Judges love local’s literacy love letter

A local teacher's submission finished in fifth place at a provincial literary contest.

Diane Twiss (left)

Diane Twiss (left)

A local teacher’s submission finished in fifth place at a provincial literary contest.

Cara Carmelo’s fifth place finish was announced at the Literacy for Life gala event in Vancouver, as part of a campaign to raise awareness about the importance of literacy in everyday life.

Carmelo submitted a creative entry via email as part of the contest in the form of a love letter, explaining what literacy means to her, how it has impacted her life and what she’s done to cultivate and promote literacy in Cranbrook.

“Although [literacy and I] have had our ups and downs, we have persevered like any true love does,” she wrote, describing an emotional and compelling story of her relationship with literacy that began when she started reading at a young age.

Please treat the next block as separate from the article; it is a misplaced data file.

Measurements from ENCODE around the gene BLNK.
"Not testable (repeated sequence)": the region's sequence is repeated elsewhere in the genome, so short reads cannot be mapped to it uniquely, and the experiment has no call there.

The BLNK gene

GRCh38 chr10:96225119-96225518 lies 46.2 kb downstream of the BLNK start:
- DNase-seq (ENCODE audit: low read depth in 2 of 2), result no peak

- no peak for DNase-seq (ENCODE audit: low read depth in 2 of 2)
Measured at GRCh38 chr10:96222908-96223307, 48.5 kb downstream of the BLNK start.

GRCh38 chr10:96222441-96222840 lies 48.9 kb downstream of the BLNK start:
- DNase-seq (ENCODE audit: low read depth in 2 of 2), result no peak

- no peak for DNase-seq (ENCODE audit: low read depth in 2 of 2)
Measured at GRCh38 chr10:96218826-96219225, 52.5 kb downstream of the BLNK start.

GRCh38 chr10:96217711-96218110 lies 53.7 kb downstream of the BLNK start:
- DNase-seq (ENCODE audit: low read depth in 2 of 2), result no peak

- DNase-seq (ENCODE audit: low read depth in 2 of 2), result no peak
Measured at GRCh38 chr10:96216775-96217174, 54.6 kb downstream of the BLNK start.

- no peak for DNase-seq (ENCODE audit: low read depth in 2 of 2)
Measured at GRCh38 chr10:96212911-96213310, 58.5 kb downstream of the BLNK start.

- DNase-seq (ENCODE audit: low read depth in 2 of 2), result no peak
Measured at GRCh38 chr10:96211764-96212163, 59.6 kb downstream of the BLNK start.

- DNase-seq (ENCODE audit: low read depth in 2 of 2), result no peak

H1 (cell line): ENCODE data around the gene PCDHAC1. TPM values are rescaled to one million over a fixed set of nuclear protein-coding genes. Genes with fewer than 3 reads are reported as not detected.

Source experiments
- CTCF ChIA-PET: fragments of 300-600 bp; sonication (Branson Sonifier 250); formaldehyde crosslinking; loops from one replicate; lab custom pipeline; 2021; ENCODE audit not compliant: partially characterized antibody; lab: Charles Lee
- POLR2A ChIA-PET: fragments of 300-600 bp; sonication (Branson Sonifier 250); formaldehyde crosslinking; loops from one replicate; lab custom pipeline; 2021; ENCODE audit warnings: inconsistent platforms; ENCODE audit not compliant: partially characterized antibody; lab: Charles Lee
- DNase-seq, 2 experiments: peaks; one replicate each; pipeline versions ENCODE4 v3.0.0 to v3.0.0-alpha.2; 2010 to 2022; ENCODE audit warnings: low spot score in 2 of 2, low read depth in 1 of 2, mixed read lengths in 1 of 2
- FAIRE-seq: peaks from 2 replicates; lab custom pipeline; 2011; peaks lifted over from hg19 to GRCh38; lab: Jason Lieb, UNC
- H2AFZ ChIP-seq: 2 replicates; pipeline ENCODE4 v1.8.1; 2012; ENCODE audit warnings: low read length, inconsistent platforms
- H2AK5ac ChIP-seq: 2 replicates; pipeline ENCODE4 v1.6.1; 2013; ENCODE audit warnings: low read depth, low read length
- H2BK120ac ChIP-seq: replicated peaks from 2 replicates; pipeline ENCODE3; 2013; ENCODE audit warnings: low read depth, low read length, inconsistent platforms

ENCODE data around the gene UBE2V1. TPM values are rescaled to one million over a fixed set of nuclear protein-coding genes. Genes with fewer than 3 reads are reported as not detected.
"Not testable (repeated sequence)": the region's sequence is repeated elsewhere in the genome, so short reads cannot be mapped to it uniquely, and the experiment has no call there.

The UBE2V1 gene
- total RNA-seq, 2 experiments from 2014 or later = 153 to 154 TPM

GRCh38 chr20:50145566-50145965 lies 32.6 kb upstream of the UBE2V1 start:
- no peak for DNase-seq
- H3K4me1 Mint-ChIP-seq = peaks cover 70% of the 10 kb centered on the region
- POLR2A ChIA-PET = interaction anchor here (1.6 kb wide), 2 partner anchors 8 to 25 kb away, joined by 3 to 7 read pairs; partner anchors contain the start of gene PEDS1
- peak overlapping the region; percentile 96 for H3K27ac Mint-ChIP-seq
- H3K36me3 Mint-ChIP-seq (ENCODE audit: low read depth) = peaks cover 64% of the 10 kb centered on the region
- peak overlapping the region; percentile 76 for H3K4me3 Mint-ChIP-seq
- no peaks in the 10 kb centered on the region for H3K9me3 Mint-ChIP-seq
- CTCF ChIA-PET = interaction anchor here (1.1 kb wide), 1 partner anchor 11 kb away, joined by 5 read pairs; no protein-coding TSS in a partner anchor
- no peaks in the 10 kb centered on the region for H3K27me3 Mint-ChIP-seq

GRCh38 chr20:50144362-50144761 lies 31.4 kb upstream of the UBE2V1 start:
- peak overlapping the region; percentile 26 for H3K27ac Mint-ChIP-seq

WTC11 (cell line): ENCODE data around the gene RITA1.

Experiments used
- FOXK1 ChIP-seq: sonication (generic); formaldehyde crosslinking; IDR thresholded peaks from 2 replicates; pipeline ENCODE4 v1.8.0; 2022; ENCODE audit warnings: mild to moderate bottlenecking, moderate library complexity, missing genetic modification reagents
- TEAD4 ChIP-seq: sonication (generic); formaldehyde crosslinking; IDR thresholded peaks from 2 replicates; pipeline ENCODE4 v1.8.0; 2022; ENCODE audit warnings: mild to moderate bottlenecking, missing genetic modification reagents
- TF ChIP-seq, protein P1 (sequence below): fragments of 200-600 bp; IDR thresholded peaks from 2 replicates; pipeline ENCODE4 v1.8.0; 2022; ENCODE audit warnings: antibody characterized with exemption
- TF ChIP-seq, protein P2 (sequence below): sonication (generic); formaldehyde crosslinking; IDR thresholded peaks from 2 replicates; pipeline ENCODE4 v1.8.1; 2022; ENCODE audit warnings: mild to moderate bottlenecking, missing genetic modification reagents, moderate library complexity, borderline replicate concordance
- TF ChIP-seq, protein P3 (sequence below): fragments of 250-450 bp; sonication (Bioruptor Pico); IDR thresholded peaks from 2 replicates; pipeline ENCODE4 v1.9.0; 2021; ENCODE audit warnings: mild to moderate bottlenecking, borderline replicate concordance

After embarking on a career in teaching, she has transferred her knowledge into passing on her experiences with literacy to others with similar struggles. “Recently, I have been tutoring a man who struggles to know the deeper you, literacy,” she writes. “You are my light, literacy, may you never burn out.”

She had accepted a teaching position overseas in the summer, and her award was accepted by Katherine Hough, a local Literacy Outreach Coordinator, on her behalf.

Organized by Decoda Literacy Solutions, the Literacy for Life campaign is a province-wide fundraising and awareness campaign. The campaign is the result of an effort to highlight the importance of literacy and raise funds to ensure that community-based literacy programs across the province are supported.

According to Decoda Literacy Solutions, roughly 40 per cent of B.C. adults don’t have the literacy skills to read a newspaper, fill out a work application form, read a map or understand a residential lease.